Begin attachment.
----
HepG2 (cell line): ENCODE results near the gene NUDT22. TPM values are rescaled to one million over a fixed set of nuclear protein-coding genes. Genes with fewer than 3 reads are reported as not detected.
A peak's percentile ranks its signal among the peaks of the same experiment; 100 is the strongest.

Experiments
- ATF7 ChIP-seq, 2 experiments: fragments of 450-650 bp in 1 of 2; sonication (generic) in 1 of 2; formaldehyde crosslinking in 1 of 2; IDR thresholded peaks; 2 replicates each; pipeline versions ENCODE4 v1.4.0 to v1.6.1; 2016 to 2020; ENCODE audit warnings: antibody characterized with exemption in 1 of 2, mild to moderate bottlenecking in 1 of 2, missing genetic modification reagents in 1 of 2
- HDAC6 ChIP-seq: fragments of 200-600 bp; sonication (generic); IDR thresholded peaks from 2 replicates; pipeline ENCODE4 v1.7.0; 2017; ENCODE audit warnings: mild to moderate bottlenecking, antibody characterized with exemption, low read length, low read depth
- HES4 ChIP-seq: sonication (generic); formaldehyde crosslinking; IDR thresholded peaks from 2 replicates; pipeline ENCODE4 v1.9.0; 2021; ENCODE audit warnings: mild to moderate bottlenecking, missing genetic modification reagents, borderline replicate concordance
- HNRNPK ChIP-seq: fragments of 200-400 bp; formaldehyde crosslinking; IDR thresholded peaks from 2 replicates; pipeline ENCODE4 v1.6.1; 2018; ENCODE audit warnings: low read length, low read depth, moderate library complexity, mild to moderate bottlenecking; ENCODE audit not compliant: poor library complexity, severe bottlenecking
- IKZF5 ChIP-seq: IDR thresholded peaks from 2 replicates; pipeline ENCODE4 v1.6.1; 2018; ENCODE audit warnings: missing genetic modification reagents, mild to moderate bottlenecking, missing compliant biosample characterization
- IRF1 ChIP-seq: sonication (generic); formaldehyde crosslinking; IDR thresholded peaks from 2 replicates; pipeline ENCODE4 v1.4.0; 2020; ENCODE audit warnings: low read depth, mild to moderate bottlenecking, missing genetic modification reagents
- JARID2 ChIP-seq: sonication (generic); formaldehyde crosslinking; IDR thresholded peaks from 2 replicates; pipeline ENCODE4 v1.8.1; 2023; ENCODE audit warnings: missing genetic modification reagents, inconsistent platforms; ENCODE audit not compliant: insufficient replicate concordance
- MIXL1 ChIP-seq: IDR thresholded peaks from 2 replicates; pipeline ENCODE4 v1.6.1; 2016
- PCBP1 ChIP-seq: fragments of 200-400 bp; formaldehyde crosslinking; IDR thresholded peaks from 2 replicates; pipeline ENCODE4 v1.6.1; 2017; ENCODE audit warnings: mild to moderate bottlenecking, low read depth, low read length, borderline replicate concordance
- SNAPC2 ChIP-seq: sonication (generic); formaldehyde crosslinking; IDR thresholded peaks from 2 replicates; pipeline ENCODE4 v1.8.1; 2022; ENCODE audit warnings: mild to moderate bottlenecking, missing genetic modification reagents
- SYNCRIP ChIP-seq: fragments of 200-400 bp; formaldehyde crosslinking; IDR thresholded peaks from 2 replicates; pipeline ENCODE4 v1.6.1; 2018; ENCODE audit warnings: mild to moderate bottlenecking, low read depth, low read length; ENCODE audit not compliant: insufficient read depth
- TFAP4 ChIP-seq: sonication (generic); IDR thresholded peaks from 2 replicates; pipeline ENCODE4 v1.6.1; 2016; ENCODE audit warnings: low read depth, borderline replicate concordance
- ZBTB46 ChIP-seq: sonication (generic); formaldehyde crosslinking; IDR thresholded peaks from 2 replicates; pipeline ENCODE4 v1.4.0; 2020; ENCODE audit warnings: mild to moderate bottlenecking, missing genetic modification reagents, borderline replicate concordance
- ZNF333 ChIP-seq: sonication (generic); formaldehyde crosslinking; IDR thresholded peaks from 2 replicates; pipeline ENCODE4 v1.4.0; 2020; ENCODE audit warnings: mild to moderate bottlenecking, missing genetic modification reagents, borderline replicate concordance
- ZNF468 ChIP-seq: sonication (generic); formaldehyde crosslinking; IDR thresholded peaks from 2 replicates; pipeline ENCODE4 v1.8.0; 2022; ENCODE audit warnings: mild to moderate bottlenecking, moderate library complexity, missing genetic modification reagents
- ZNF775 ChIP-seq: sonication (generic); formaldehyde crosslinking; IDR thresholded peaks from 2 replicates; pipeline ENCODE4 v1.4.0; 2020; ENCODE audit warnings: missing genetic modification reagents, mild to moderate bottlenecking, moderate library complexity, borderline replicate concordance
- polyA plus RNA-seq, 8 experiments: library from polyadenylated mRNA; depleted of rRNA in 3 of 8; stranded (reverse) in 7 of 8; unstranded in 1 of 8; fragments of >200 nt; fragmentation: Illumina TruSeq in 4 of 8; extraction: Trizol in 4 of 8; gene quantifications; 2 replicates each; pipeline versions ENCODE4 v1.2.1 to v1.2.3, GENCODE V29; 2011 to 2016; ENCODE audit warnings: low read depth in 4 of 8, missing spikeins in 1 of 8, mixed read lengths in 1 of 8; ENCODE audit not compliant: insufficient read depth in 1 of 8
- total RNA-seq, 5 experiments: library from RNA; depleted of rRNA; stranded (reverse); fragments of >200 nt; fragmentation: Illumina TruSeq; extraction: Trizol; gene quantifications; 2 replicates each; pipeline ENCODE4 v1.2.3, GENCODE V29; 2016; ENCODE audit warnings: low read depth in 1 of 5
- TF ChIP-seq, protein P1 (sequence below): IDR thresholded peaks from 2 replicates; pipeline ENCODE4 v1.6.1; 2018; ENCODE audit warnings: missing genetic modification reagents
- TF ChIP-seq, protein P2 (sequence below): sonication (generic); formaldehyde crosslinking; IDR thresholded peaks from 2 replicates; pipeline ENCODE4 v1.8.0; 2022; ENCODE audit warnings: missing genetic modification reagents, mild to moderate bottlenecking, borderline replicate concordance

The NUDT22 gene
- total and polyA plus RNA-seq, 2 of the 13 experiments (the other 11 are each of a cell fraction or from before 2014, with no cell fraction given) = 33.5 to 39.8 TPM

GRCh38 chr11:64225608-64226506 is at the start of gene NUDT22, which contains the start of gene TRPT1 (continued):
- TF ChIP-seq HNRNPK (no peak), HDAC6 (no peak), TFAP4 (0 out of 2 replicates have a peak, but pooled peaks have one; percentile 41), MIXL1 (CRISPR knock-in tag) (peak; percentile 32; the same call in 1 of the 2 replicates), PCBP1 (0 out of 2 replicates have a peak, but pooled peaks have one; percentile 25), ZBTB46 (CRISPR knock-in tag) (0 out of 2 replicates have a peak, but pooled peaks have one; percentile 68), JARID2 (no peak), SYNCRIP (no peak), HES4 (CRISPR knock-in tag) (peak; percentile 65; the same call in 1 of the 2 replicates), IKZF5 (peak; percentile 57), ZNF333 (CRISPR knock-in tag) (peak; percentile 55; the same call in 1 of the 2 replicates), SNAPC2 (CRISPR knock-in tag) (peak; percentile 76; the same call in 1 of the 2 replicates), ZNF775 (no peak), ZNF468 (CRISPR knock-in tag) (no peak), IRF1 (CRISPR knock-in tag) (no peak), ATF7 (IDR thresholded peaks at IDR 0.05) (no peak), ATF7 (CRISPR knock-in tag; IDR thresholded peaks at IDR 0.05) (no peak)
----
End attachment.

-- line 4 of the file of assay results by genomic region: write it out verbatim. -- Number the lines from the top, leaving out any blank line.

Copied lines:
- ATF7 ChIP-seq, 2 experiments: fragments of 450-650 bp in 1 of 2; sonication (generic) in 1 of 2; formaldehyde crosslinking in 1 of 2; IDR thresholded peaks; 2 replicates each; pipeline versions ENCODE4 v1.4.0 to v1.6.1; 2016 to 2020; ENCODE audit warnings: antibody characterized with exemption in 1 of 2, mild to moderate bottlenecking in 1 of 2, missing genetic modification reagents in 1 of 2